The system will offer challenging opportunities for teachers to improve their professional abilities and raise learning standards in our classrooms. It makes provision for the implementation of a point system whereby teachers will be able to take responsibility for their own professional development.
The professional development of teachers enables teachers to develop further expertise in subject content, teaching strategies, uses of technologies, and other essential elements in teaching to high standards.
This new professional development points system is consistent with practices in many other professions, such as health and engineering, here and abroad. The professional development of teachers is evaluated ultimately on the basis of its impact on teacher effectiveness and student learning.
The Western Cape Education Department values and continues to invest in our teachers. Our Teaching Assistant initiative is attracting great support across the country and has received favourable reports from independent assessors.
Four-hundred-and-twenty members of the first intake of Teaching Assistants are enrolled for Year Two of a Certificate in Education and 90 new ones are enrolled in Year One.
Last month we have awarded 50 bursaries to assistants to complete their second year of study and we have secured 20 bursaries, via the ETDP SETA, for Teaching Assistants who want to tackle full-time study.
The WCED Teacher Bursary Programme has 97 bursars of whom 34 complete their studies this year. And 107 of the 420 Funza Lushaka bursars also qualify this year.
We are driving a steady teacher recruitment process through all our high schools. Our Cape Teaching Institute provides residential courses not only for teachers but also, increasingly, for HODs and school principals.
Our Employee Wellness Programme proves a valuable service. It offers, amongst other things, a toll-free, 24-hour telephone counseling service. The service provides expert counseling and advice on a wide range of issues relating to mental, emotional, physical, financial and legal help for our employees. Qualified, experienced counselors provide the service.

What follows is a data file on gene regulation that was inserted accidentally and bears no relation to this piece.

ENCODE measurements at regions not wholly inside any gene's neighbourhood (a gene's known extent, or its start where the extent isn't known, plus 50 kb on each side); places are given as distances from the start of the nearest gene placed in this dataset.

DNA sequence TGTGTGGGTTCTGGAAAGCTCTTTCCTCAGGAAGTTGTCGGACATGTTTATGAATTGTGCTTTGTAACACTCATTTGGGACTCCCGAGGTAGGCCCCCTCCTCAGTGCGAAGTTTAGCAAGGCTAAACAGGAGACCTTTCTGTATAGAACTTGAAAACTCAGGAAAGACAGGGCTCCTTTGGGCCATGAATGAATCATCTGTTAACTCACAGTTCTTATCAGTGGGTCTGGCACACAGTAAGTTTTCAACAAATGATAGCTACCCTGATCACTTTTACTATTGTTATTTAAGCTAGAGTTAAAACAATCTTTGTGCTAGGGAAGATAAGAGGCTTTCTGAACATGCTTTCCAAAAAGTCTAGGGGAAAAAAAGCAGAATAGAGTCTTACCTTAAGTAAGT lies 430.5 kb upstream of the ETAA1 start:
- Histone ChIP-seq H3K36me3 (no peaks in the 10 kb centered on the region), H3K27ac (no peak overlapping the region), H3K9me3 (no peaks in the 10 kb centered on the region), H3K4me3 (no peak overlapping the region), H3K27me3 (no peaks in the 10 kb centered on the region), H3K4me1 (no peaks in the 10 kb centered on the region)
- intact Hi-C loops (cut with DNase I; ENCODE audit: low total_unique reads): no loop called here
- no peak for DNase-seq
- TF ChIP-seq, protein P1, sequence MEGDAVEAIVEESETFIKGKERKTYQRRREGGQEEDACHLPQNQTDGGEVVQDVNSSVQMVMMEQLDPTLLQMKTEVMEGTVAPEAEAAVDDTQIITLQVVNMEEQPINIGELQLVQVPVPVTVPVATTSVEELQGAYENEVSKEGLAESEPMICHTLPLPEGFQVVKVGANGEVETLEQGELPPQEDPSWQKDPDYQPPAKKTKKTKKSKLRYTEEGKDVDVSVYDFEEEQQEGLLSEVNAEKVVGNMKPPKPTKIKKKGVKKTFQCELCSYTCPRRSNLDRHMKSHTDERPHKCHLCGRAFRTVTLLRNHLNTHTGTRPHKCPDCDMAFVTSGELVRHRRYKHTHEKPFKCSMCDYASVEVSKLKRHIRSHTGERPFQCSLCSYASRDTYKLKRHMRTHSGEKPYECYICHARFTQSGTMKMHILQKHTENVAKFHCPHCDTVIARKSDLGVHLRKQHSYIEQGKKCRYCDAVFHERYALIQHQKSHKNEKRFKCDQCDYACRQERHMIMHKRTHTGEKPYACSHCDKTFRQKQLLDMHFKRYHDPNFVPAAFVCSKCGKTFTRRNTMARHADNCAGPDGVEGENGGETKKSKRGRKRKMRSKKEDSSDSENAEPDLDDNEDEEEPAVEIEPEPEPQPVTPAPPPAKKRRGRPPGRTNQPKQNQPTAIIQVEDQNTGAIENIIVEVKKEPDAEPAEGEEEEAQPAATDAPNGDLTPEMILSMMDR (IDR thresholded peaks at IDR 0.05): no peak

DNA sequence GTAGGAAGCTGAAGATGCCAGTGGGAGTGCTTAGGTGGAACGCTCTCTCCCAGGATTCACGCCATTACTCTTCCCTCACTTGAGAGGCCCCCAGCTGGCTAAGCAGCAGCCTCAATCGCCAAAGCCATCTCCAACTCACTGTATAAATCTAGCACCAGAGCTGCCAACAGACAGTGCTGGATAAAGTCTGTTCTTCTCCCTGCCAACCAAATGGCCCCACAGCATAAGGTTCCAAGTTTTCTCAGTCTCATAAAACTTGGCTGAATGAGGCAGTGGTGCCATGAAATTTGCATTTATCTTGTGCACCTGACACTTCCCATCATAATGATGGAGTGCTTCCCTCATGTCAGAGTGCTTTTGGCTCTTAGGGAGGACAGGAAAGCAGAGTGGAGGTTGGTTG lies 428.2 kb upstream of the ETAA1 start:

The adjusted salary scales we have been anticipating for so long are under final discussion at a national level and we look forward to exciting progress in this regard once settlement has been reached.
I have no reason to be anxious about the matric results for this year, of which the examinations are getting under way next Monday. The strike in June affected schooling for up to three weeks in communities that could least afford this disruption.
However, when a call was made on our teachers once the strike was over, they have rallied to catch up via extra revision programmes; tuition after school hours; on Saturday mornings; and at Winter and Spring schools during the holidays. Scores of principals have followed own initiative.
I believe the Western Cape is fully prepared for the exams, and I am confident that the extra effort put in by all concerned will make an important difference to the final results, but primarily thanks to the dedication of our teachers.
In conclusion: we know that when our family and social structures disintegrate, the teacher is often a safety net and guiding hand of a child destined for the streets, steering him away from a world of drugs and crime and waste. It is often our teachers who stand between social chaos and order.
On this World Teachers Day, I once again want to salute all of you who are diligently arriving on time for school, properly preparing for classroom lessons, conducting examinations and tests with integrity, and give hope to the future.
I Salute You…
For background information on World Teachers' Day visit:
Media Liaison Officer
Office of the MEC for Education
Tel: 021 467 2523
Fax: 021 425 5689
Visit our website: http://wced.wcape.gov.za